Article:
It’s no secret that one of the biggest losers in President Trump’s tit-for-tat tariff wars has been American agriculture. Since 2018, U.S. farm exports have been the favored target of retaliatory tariffs levied by trading partners in response to the administration’s unilateral tariffs on imported steel, aluminum and goods from China. A recent study found that the average foreign tariff on U.S. agricultural and food products increased from 8.3 to 28.6 percent, resulting in a $15.6 billion trade loss for American exporters, with soybeans, pork and coarse grains among the hardest hit.

What’s frustrating is that, unlike the economic toll exacted on U.S. agriculture by the coronavirus pandemic and recent severe weather, these trade wounds are entirely self-inflicted. Instead of simply removing its tariffs—which would benefit agricultural exporters as well as American consumers of tariffed goods—the White House has opted for a “solution” more befitting of a command economy: A whopping $28 billion in taxpayer-funded bailout payments to select agricultural producers. Not only were these direct payments never approved by Congress, but they have also distorted agricultural markets, disproportionately benefited large producers and ultimately provided no long-term relief for the retaliatory tariffs which continue to erode American market share abroad.

Unfortunately, the White House was able to circumvent the congressional appropriation process to disburse its “trade aid” thanks to a Depression-era federal agency called the Commodity Credit Corporation (CCC). Originally established as part of President Franklin D. Roosevelt’s New Deal, the CCC is empowered to borrow up to $30 billion per year from the U.S. Treasury to fund a broad mandate of supporting U.S. agriculture. As the nonpartisan Congressional Research Service notes, CCC spending from this $30 billion carte blanche has historically been specifically directed by Congress or limited to narrow remedies to address current events (to the tune of millions, not billions, of dollars). The Trump administration’s decision to exploit the CCC’s discretionary authority to unilaterally fund two trade bailout packages—$12 billion in 2018 and $16 billion in 2019—should concern taxpayers and Article I defenders alike.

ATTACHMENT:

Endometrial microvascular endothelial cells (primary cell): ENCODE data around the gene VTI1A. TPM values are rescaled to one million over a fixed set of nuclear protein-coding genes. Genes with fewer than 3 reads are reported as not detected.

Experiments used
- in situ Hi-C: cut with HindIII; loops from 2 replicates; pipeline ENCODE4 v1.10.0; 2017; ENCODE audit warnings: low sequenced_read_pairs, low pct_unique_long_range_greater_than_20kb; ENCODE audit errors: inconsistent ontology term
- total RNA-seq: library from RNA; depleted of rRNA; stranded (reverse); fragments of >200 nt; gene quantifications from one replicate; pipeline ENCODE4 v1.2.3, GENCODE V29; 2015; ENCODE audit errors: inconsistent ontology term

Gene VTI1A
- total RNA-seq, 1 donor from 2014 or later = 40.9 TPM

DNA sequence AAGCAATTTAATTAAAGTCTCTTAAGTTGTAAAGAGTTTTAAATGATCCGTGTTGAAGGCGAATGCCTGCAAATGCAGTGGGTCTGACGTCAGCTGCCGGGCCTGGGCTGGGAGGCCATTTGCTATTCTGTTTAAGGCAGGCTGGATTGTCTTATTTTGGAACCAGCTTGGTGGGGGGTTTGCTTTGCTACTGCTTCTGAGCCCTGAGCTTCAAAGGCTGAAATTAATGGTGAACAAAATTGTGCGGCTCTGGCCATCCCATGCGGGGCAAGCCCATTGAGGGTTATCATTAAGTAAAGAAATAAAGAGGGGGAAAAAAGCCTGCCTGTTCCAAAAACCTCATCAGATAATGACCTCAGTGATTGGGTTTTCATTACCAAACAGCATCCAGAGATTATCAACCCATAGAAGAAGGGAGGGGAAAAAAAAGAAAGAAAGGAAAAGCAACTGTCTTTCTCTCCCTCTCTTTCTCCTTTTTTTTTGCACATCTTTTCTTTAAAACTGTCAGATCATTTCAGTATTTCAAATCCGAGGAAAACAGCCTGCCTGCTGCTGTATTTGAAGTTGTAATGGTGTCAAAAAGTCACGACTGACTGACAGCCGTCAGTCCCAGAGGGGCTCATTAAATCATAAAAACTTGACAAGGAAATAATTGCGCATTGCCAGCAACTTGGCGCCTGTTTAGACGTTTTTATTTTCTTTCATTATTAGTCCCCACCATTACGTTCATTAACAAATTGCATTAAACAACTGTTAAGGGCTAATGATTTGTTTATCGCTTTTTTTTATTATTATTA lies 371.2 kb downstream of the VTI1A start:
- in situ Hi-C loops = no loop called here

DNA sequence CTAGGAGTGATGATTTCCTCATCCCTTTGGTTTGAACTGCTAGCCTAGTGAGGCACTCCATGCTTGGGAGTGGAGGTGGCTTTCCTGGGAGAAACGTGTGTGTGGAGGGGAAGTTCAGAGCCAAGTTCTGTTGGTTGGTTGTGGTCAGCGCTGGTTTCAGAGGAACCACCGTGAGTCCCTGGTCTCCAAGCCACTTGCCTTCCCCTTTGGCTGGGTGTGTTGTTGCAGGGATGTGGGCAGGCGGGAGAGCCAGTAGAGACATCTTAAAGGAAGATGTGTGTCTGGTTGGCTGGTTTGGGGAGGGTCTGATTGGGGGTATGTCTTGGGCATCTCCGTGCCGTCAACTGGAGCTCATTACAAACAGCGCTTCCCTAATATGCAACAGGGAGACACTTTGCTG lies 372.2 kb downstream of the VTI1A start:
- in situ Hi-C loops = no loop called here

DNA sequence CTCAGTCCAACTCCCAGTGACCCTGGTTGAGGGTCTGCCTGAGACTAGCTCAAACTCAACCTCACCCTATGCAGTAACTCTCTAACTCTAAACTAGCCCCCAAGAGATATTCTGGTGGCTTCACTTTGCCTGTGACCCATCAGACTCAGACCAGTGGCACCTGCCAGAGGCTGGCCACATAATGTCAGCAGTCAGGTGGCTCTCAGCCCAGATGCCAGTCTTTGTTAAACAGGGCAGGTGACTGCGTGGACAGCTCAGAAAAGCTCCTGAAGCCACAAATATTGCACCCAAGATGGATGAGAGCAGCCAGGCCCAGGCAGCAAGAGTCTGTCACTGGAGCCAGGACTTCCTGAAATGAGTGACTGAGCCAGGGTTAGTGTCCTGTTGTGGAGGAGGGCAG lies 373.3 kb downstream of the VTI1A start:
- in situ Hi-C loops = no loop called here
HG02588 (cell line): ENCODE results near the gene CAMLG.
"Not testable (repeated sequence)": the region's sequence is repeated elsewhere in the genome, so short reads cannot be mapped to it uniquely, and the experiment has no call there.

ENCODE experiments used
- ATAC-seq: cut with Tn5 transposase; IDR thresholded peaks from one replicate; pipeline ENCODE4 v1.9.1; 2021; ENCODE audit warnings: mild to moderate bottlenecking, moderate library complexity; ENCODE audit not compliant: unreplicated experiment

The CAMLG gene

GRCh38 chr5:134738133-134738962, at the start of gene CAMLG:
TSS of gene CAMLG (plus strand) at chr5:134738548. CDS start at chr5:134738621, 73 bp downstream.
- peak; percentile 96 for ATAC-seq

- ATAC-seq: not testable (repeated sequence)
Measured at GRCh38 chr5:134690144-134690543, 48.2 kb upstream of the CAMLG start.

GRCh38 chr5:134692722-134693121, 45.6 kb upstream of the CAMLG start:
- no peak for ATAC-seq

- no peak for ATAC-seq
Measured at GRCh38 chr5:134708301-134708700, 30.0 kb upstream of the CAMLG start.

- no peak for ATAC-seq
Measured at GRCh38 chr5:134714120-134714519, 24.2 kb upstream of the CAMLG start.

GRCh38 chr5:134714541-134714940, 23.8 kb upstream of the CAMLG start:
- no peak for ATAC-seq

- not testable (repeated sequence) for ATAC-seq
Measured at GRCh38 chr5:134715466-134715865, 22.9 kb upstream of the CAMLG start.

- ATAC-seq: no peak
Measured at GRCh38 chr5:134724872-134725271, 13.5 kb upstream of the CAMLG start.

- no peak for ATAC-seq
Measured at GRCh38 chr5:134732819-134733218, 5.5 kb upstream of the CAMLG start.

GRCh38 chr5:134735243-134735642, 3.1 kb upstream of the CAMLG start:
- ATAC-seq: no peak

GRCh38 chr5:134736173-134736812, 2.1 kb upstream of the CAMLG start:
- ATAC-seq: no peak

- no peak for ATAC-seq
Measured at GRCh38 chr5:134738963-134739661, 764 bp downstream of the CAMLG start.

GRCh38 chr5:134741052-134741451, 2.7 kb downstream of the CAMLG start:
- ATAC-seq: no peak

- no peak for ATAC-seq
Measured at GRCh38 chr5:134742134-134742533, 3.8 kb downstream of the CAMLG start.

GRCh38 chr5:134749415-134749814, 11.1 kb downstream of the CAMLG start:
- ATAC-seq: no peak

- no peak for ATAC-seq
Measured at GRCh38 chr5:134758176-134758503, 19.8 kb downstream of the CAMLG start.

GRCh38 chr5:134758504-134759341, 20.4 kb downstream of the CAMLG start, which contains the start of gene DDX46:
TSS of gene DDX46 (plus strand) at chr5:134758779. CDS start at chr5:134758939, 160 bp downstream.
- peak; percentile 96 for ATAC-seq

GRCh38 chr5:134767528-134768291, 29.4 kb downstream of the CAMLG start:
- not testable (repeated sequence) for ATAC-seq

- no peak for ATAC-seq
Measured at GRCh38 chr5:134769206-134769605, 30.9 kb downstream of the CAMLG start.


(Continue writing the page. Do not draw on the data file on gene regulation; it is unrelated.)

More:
What’s also troubling is the market-distorting manner in which these brand-new subsidies have been administered. According to an August report from the Government Accountability Office, certain commodities such as sorghum, cotton and soybeans received the highest payments as a proportion of projected market price—56.3 percent, 40.0 percent and 25.3 percent, respectively. By contrast, corn growers were allocated only 4.2 percent of projected price and milk processors received 1.1 percent. A number of specialty and non-specialty crops facing foreign retaliatory tariffs were initially left out of the payments altogether, such as cranberries, tree nuts (except for almonds), rice and alfalfa. There is some evidence that the disparate application of subsidies impacted planting decisions in 2019, with some farmers opting to plant certain commodities in order to be eligible for greater payments.

Finally, legitimate concerns have been raised that the administration’s trade aid has disproportionately subsidized large producers at the expense of family farms. According to a report from CNBC, two-thirds of the $28 billion in payments went to the top 10 percent of recipients, who received an average payment of $164,813 each. (By contrast, recipients in the bottom 10 percent received an average payment of $2,469.) In one highly publicized episode, USDA paid $67 million in aid to the U.S. subsidiary of JBS S.A., a Brazilian meat-processing conglomerate whose owners last month pleaded guilty to violating the U.S. Foreign Corrupt Practices Act by using American bank accounts to pay bribes.

The president’s tariff strategy has already selected winners and losers in the U.S. economy; now, his bailout program is doing the same for the American agriculture industry. Instead of unilaterally borrowing billions in taxpayer money to further subsidize an already heavily subsidized industry, the administration would be wise to redouble its efforts on longer-term solutions that might actually work: The removal of tariffs and negotiation of trade deals that open new markets, not just prescribe unrealistic purchase requirements.

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